Most people are fit to return to sedentary (Office) type employment after two to three weeks. Expect six weeks before being fully mobile and able to stand all day and up to three months for heavy manual work such as labouring or gardening etc.

The basic expectation is that by;

  • 6 weeks – Walking normally with good endurance. 90% normal movement commence pool and gym work
  • 3 months – Straight line running begins. Controlled stepping with physio
  • 6 months – Individual pivoting sports (Non opposed eg shooting baskets)
  • 9 months – Return to sport


  • 95% of people end up with a knee that feels completely stable.
  • 75-80% of people return to their previous level of sport. (Some don’t make it whilst others don’t try)


You may have moderate pain following the surgery and can take panadeine forte as provided or paracetamol. The pain should lessen each day. You should contact Dr Sterling (through the switchboard of the hospital where you had your surgery), or his
secretary on 1300 478 375. Whilst it is unlikely, if you feel extremely unwell, or
there is an unexpected delay in finding Dr Sterling, attend the nearest Hospital Emergency Department.



Rehabilitation begins before surgery in the pre operative phase to ensure that you and your knee are ready for the operation.

  • Ensure full range of movement, especially normal hyperextension.
  • Exercises to maintain quadriceps and hamstring muscle strength.
  • Advice session in physio department for familiarisation with post op exercises and hospital stay.


  • Admitted on morning of day of surgery.
  • Your leg marked for the correct side.


There are several strategies to reduce the discomfort following surgery. Essentially they include the following: nerve blocks which numb the leg for the first 12 – 18 hours, a Cryo cuff which is a cold water compression device to reduce swelling and pain, and anti-inflammatory painkillers and medication.


You will be able to go home the first postoperative day after a night in hospital.

Patients stay overnight and start to move their knee on the morning after surgery under the instruction of the physiotherapist.

On return from the operating theatre you will wake up with a bulky dressing A Cryo cuff (ice compression device) will be applied to the knee in order to keep the knee cool and reduce swelling.
The dressings are removed on the 1st or 2nd postoperative day and you will then be instructed on crutches and on the exercises to perform for the first 2 weeks. Crutches are usually required for the first 1-2 weeks but full weight bearing is allowed.


There are five main rehabilitation phases and example exercises for each phase are given in the sections that follow.

  • Phase 1: Initial Post Op Phase – first 2 weeks
  • Phase 2: Proprioception Phase – weeks 3 – 6
  • Phase 3: Strength Phase – Weeks 6 – 12
  • Phase 4: Early Sport Training – 3 – 6 months
  • Phase 5: Return to Sport – 6 – 9 months.

You will be reviewed at the following times in clinic and the goals for those stages are detailed:

  • 2 weeks.
  • 6 weeks.
  • 3 months.
  • 6 months.
  • 1 year.


Keep the wound dry for 10-14 days or until the wound has sealed.

Date for review in clinic after 2 weeks – wound review.

Date for Outpatient physiotherapy appointment.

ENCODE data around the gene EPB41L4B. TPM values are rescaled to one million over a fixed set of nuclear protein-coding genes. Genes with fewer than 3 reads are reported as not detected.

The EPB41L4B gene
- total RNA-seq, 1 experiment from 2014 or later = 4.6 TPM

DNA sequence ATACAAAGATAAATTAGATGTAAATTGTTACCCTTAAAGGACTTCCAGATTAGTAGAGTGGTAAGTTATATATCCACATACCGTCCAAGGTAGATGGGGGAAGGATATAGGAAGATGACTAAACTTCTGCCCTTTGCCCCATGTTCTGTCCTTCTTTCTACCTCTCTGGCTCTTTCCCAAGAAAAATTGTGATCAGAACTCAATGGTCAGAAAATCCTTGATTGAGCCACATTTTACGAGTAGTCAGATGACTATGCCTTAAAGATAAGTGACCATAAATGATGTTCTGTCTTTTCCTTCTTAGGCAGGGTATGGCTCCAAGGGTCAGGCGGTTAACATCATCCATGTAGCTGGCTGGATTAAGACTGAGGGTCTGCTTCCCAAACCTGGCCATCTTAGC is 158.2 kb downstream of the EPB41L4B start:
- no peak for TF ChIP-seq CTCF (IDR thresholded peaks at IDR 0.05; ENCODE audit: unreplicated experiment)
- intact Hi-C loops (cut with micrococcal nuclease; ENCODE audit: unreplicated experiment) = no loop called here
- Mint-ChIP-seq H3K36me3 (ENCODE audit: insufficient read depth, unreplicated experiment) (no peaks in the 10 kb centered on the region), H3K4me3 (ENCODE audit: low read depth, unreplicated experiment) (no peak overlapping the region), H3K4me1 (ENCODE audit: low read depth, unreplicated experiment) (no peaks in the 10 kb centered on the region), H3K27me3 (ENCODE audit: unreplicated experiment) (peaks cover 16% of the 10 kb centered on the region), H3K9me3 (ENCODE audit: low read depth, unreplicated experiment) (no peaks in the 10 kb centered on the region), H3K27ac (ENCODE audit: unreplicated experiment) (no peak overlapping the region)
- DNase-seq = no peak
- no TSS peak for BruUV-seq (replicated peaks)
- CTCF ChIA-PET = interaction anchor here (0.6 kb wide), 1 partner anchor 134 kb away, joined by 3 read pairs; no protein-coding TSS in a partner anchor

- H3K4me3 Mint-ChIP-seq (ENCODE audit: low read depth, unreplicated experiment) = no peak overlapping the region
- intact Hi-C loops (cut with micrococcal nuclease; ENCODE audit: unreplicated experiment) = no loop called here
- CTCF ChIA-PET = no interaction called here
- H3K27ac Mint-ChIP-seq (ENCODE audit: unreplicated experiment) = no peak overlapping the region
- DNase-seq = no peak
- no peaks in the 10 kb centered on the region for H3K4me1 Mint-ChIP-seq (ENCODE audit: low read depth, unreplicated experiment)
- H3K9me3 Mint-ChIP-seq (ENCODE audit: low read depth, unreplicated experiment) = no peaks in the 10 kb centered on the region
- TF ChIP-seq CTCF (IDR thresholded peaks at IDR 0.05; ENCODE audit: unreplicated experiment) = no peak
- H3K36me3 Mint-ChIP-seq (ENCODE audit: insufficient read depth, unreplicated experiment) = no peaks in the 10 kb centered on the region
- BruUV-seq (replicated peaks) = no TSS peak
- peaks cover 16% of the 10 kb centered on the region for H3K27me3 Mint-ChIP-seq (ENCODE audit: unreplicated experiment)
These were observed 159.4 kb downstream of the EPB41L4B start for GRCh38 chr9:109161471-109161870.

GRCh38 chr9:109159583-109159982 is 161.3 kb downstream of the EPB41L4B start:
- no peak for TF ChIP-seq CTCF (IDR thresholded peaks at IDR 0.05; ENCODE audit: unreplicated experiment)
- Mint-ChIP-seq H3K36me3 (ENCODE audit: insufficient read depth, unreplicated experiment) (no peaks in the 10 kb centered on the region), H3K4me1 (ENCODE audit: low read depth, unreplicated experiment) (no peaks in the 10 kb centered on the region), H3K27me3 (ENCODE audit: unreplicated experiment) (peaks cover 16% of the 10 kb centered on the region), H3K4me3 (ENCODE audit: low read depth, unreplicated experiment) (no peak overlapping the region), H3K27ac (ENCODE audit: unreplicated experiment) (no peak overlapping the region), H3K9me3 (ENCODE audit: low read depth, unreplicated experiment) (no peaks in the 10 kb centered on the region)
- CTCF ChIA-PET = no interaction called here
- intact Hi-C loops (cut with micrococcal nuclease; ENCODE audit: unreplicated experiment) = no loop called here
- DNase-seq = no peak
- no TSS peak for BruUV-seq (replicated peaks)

Work Advice: to expect to be able to return as follows:

  • Desk work at 3 – 4 weeks
  • Light manual work at 6 weeks
  • Heavy manual work (ladder work etc) at 3 – 4 months.

Driving Advice: To return to driving at 3 – 4 weeks depending on knee function. Instruction on use ice packs to control swelling.


The rehabilitation phases and goals are presented below. There are many different exercises available to achieve the goals and these are tailored to each individual by the physiotherapy team. Various example exercises are outlined in each section.


  • Exercises need to be done 4 – 5 times per day: – Little and often is better than an extensive overload period.
  • Pain, heat and increasing swelling in the knee are bad: – Any of these symptoms can mean that you may be overdoing exercises. It is unlikely that it indicates a serious problem but you should always call your physiotherapist to discuss any extreme pain, heat or increasing swelling within or around the knee.
  • The difference between good and bad pain: – After major knee surgery your knee will be sore. It is important to understand that discomfort is normal particularly when performing some of the stretching exercises. In addition, your knee may ache after an exercise session. This is expected and normal so long as it is not associated with any significant increase in swelling. ‘Bad pain’ is usually sharp and severe in nature. It may be brought on by pushing too hard and it may be accompanied by an increase in swelling. Activities causing such a problem should be stopped and advice sought from your physiotherapist.
1: Initial Post Op Phase – first 2 weeks


The aim of this phase is to regain range of movement and to allow the swelling in the knee to settle. The most important aim is to regain normal and full extension (straightening) of the knee. The physiotherapist usually sees you one week following surgery to add in extra exercises.

1st Week Exercises

  • Heel props resting the ankle on a pillow or support and pushing leg into extension to match the normal side in order to prevent build up of scar tissue around the new graft.
  • Flexion exercises (knee bending): active and passive movements over the edge of the bed using the other leg for support and small range of swinging action if possible. Increase using heel slides, side lying on the bed or wall slides (feet on the wall).
  • Patella mobilisation exercises to prevent tethering of the patella in scar tissue.
  • Mobilise weight bearing as tolerated using crutches.
  • Control swelling with regular use of Cryo cuff or ice packs.